By Makini Brice

By Makini Brice

WASHINGTON (Reuters) - In the midst of a joke-filled monologue at a dinner with journalists, President Donald Trump suggested on Saturday that the United States will be meeting with North Korea but has told Pyongyang it must first "denuke."

"Now we are talking and they, by the way, called up a couple of days ago. They said that 'we would like to talk.' And I said 'So would we, but you have to denuke, you have to denuke,'" Trump told attendees at the annual Gridiron Club dinner.

"We will be meeting and we'll see if anything positive happens," he added.

 

It was unclear if Trump was joking or if formal U.S.-North Korea talks were imminent.

On Sunday, a senior U.S. administration official said Trump did not hear directly from North Korea that the country would like to start talks. The information was relayed to the administration by South Korea, the official said.

"I won't rule out direct talks with Kim Jong Un. I just won't," Trump said on Saturday, referring to North Korea's leader.

Trump did, however, make a joke at his own expense.

"As far as the risk of dealing with a madman is concerned, that's his problem, not mine," Trump said.

If a meeting were to come together, it would be the first between the Trump administration and Pyongyang, which are in a standoff over North Korea's development of nuclear weapons capable of hitting the United States.

Trump's remarks came shortly before South Korea's presidency announced on Sunday that a high-level delegation of South Korean officials will travel to North Korea on Monday to discuss improving relations on the peninsula and possible talks between Washington and Pyongyang.

After the two-day visit to North Korea, the special envoys will travel to the United States to brief officials on their discussions in Pyongyang, South Korea's presidential Blue House said.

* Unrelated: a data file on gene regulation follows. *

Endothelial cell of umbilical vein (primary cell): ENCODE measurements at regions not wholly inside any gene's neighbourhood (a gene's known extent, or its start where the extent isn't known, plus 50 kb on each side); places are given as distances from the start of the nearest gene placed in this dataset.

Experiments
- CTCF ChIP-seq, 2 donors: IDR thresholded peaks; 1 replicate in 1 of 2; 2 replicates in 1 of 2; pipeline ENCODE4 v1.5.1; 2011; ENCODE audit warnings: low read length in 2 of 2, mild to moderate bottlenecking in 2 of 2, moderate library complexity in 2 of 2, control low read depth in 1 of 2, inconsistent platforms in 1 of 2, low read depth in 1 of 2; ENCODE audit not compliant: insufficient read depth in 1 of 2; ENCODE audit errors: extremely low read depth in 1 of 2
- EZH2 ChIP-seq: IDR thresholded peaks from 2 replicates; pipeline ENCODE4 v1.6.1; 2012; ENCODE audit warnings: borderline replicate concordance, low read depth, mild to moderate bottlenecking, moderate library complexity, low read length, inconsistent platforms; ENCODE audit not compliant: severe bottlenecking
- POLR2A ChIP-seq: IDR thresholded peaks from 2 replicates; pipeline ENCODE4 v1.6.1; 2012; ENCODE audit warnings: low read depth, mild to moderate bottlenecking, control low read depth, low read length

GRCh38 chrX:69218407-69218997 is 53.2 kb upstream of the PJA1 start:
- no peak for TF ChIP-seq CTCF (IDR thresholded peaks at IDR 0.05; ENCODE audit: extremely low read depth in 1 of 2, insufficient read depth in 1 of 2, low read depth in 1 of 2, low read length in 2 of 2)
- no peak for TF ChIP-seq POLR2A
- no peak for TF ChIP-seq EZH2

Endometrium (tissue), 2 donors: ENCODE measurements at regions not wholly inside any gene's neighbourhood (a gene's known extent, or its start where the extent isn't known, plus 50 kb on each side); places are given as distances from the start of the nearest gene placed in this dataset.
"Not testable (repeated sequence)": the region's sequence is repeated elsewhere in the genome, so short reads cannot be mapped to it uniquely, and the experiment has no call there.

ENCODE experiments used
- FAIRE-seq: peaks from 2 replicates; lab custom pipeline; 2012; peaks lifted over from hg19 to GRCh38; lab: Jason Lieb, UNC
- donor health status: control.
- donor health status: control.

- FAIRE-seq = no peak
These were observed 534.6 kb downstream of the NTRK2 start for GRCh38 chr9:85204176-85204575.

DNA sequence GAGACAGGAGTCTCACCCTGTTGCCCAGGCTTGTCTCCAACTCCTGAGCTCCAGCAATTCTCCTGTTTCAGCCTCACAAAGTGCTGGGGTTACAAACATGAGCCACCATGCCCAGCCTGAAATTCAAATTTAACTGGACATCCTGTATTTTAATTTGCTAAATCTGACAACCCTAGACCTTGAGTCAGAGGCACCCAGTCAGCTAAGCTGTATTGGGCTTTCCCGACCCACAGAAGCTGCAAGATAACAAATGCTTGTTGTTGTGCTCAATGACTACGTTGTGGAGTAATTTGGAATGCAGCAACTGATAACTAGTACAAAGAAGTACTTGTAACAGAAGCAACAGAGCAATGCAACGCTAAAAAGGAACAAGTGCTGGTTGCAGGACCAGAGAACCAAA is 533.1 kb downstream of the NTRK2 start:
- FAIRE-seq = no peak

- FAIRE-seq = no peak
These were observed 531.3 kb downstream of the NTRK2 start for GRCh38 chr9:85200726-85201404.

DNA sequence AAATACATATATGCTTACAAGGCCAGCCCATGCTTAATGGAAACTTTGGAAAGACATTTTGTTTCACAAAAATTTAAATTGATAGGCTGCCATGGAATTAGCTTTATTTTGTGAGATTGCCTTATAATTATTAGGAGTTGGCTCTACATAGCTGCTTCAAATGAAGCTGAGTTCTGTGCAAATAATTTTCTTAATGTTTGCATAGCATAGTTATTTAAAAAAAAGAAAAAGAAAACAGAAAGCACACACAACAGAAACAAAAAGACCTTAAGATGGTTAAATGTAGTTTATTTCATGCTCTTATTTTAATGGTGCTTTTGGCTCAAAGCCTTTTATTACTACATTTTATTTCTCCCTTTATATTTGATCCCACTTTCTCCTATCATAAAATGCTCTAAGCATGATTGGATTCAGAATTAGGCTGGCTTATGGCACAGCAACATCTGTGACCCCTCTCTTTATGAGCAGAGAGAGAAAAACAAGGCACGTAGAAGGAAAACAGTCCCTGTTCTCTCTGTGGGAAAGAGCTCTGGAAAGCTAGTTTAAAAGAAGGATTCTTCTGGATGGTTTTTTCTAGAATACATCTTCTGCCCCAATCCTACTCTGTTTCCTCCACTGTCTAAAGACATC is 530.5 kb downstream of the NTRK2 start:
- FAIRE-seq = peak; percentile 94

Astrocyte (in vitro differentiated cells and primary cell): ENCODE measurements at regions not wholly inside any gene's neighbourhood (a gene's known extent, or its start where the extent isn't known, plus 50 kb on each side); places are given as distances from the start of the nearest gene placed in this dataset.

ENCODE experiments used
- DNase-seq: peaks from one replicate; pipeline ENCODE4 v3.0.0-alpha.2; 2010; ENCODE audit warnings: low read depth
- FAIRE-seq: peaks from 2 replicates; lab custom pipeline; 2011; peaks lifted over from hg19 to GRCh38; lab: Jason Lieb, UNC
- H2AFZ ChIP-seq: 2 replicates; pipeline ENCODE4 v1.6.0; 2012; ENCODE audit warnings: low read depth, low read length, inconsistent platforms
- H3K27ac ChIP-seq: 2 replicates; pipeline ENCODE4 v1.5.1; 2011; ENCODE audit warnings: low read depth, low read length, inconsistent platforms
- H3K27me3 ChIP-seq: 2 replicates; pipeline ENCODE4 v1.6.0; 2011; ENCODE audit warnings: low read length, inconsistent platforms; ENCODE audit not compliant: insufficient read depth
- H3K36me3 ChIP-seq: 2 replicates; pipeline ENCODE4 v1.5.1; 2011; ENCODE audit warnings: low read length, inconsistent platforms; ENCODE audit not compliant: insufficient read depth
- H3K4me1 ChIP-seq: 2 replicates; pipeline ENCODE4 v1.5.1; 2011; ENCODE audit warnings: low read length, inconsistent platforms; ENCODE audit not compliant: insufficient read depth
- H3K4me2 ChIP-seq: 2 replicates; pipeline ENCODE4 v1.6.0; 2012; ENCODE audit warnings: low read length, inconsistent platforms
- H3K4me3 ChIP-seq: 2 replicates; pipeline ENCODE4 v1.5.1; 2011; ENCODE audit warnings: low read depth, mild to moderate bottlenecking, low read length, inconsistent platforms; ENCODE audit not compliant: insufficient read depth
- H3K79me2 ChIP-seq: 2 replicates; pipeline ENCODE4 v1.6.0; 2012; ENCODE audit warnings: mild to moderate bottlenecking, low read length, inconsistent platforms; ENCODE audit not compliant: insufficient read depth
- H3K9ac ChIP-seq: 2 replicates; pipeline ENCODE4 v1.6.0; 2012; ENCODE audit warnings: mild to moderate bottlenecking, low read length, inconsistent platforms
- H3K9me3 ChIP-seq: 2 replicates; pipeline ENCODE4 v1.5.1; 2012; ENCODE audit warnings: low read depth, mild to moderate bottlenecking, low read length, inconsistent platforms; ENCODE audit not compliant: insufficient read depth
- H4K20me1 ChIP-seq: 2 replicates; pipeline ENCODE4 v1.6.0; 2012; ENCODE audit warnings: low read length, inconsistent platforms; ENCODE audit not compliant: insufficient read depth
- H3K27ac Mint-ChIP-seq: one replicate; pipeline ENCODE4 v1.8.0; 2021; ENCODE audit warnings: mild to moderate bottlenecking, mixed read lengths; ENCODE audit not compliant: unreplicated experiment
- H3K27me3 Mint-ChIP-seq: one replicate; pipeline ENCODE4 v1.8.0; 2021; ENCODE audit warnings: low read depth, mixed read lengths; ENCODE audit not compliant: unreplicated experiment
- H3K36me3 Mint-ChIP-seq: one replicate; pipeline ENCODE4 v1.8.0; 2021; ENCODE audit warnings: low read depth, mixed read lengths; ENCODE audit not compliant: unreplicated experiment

Last month, U.S. Vice President Mike Pence was scheduled to meet with North Korean officials, including the North Korean leader's sister, while in South Korea for the Winter Olympics, but the North Koreans canceled at the last minute, U.S. officials said in February.

They said the North Koreans had walked away after Pence condemned North Korean human rights abuses and announced plans for new economic sanctions.

Signs of a North-South thaw have prompted speculation of future direct talks between Washington and Pyongyang after months of tension and exchanges of insults between Trump and the North Korean leader that have fueled fears of war.

North Korea has refrained from carrying out any weapons tests since late November, when it tested its largest intercontinental ballistic missile.

Trump's remarks on North Korea came toward the end of a 30-minute speech in his first press dinner since taking office 13 months ago. Gridiron Club members don wigs and costumes to perform satirical skits skewering the president and Washington political class, a tradition dating back to 1885.

Presidents typically deliver a humorous speech at the event and do not disclose new policy initiatives. Trump rattled off a series of jokes that got plenty of laughs, skewering members of his own Cabinet like Treasury Secretary Steve Mnuchin and Attorney General Jeff Sessions and his son-in-law Jared Kushner, who were all present in the Washington hotel ballroom.

(Additional reporting by David Shepardson and Kevin Drawbaugh; Writing by Mary Milliken; Editing by Simon Cameron-Moore and Paul Simao)

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